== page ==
In the wake of Capital One’s recent data breach, ConsumerAffairs sees a lot of questions swirling around -- was I affected, what did they get, what should I do, etc.
The good news is that Capital One says it fixed the issue and the perpetrator is in jail. Finding out whether your personal data was hacked will take a few more days, though. According to CNET, anyone affected should be contacted no later than Monday, August 5 via postal mail.
Naturally, if you don’t have a Capital One account of any sort, your data should be out of harm’s way. But if you do have a Capital One account, it would be a smart move to take some time to protect your account going forward.
If you were affected
If you receive notice from Capital One that your data was hacked, the company says it will give you free credit monitoring and identity protection. On top of that, company officials are suggesting these best practices to make sure your account is safe:
Enroll in account alerts to help them keep track of activity on your accounts. Customers can sign in to online banking and set up text or email alerts, based on their preferences.
Monitor credit card accounts for unusual or suspicious activity that you do not recognize, and call the phone number on the back of your Capital One card or on your statement as soon as possible if there is any unusual activity.
Capital One wants consumers to keep in mind that it does not call customers asking for personal information. In the wake of situations like this, there’s always a boatful of phishers trying to capitalize on the incident. To that end, Capital One offers insights on how to spot fraudulent emails and messages on its website. If you get a suspicious email, do not reply; instead, forward the email to Capital One security at email@example.com. Once you forward the suspicious email, delete it from your mailbox.
An added ounce of prevention courtesy of the Federal Trade Commission (FTC) is also recommended. Its identify theft assistant can help affected consumers build an identity theft recovery plan.
If you weren’t affected
If you weren’t part of the Capital One hack, consider yourself lucky -- 100 million consumers weren’t. Nonetheless, you should take some steps to proactively protect your data going forward.
There are several ways consumers can help protect themselves in the wake of this and other recent data breaches. Some of these may include:
Keeping tabs on your credit reports.All consumers are eligible for one free credit report a year from Equifax, Experian and TransUnion. When you get your report, pay close attention to any mistakes or activity that you consider suspicious. For example, if a mailing address is not one you recognize or if there’s a credit account you don’t remember opening, file a claim with the reporting agency detailing what you found and what you think should be corrected or deleted.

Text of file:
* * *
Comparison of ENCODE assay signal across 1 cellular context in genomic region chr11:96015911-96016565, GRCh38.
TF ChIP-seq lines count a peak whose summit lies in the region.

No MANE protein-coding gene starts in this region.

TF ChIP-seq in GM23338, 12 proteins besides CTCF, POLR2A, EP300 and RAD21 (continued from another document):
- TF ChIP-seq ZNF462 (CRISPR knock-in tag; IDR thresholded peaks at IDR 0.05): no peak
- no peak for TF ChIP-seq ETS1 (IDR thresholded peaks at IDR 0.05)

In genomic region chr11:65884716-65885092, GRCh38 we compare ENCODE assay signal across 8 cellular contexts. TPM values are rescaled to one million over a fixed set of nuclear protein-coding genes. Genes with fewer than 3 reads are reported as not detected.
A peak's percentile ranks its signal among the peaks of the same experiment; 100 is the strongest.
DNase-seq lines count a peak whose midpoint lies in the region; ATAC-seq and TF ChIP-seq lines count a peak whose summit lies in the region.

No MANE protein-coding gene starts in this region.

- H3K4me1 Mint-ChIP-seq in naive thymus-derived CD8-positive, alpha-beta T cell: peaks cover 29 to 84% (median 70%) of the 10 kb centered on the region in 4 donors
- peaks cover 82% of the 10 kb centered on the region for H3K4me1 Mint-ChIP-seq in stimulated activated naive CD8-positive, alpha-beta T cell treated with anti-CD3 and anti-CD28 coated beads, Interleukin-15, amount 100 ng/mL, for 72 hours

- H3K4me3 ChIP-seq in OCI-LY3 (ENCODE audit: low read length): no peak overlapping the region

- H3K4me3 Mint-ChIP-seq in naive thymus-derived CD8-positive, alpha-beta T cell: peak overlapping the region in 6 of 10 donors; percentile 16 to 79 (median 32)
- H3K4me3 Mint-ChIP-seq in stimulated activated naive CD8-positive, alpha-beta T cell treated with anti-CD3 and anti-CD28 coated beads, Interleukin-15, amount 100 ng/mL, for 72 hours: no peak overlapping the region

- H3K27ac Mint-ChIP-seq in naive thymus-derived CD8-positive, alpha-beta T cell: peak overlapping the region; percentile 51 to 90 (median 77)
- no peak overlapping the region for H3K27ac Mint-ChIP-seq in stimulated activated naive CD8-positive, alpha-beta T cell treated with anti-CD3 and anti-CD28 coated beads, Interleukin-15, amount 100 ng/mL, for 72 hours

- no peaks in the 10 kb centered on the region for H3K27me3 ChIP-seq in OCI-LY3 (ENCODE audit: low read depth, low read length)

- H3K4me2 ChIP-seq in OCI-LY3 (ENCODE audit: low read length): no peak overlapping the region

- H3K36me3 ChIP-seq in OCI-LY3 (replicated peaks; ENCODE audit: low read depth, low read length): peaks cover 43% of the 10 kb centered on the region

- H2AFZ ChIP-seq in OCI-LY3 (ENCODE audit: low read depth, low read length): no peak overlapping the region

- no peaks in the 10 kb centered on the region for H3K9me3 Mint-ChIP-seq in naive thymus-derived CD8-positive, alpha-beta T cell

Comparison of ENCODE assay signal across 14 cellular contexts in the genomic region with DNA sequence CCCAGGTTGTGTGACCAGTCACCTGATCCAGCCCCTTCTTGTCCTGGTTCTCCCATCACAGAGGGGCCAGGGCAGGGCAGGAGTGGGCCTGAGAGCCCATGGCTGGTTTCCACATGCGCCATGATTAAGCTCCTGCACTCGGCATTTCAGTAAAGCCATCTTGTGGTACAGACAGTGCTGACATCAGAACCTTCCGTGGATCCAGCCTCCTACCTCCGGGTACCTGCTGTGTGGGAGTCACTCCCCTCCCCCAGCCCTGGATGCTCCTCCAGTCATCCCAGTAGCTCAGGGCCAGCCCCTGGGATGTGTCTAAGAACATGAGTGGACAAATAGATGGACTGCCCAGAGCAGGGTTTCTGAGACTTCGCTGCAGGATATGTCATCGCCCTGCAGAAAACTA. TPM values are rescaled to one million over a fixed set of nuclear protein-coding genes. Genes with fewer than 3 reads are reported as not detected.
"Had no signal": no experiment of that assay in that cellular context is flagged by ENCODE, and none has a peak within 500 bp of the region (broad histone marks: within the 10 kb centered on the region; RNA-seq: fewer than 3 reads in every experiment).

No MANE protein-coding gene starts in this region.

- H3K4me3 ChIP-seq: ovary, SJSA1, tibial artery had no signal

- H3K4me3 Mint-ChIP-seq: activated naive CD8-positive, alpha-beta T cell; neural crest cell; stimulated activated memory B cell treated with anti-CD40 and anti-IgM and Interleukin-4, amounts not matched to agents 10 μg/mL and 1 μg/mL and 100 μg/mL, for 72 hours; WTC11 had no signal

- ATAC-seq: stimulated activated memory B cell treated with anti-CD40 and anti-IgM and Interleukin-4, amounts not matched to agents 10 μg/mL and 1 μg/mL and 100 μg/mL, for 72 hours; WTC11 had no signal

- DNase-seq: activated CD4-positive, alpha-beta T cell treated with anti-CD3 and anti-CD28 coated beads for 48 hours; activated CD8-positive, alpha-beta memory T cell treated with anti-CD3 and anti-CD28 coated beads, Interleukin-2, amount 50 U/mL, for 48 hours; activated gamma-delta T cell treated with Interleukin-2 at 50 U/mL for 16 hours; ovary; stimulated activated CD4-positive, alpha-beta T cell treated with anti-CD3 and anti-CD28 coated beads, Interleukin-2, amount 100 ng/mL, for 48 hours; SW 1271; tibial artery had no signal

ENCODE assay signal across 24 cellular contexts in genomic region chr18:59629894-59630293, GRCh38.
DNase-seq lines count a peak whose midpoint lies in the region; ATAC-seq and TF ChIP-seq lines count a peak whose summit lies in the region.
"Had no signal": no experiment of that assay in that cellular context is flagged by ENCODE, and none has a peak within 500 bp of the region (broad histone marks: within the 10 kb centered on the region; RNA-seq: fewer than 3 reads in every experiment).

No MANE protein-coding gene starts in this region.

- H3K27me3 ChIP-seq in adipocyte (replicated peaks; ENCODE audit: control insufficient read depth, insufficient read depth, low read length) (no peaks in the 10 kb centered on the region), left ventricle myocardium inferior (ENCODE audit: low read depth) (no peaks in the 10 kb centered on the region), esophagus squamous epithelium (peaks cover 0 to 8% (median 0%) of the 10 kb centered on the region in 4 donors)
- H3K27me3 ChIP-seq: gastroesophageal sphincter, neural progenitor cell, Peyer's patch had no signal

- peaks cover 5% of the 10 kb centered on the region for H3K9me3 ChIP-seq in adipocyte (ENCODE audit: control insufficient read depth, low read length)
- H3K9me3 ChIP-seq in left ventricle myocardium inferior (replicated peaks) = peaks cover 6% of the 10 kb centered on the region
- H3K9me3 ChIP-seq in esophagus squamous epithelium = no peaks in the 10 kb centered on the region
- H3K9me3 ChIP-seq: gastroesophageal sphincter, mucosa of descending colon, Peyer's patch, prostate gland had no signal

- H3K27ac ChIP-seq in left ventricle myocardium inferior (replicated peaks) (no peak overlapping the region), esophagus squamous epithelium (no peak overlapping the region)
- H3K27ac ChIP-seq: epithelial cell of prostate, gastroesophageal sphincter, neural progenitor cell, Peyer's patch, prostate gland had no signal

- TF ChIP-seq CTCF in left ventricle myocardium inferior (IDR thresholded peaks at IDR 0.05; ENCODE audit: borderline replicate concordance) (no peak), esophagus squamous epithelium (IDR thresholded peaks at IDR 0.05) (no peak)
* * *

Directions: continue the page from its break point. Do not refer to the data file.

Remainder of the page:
Keeping an eye out for unusual charges. While banks and credit card issuers have gotten pretty good at detecting suspicious activity, their systems are not perfect. If you see a charge you find odd or don’t remember making, there is usually a toll-free phone number on the back of each credit card where a representative can further explain the charge.
Using a credit/fraud monitoring service. As consumers hit by the recent Equifax breach know, one of the options offered is free credit monitoring for six years. As a gesture, Equifax rival Experian is also offering credit monitoring of all three services for three years. There are also pay-for credit monitoring services that are worth investigating.
Freezing your credit. Not many consumers are aware of this option, but the Federal Trade Commission (FTC) added a new layer of protection for concerned consumers -- one where they can ask any or all of the three major credit services to freeze their credit. The biggest advantage to doing that is that it makes things difficult for any credit thief who may want to open up a credit account in a consumer’s name.
Credit monitoring vs. credit freeze
Which is best -- credit/fraud monitoring or a credit freeze? “Ultimately, it's up to you as to which is the best fit for your needs,” says the Privacy Rights Clearinghouse.
“While the process of initiating one is a bit easier, a fraud alert can leave you less protected than a security freeze in the end. A security freeze does keep your credit more secure, but it can be less convenient to both start and stop (especially if you need access to your credit immediately).”
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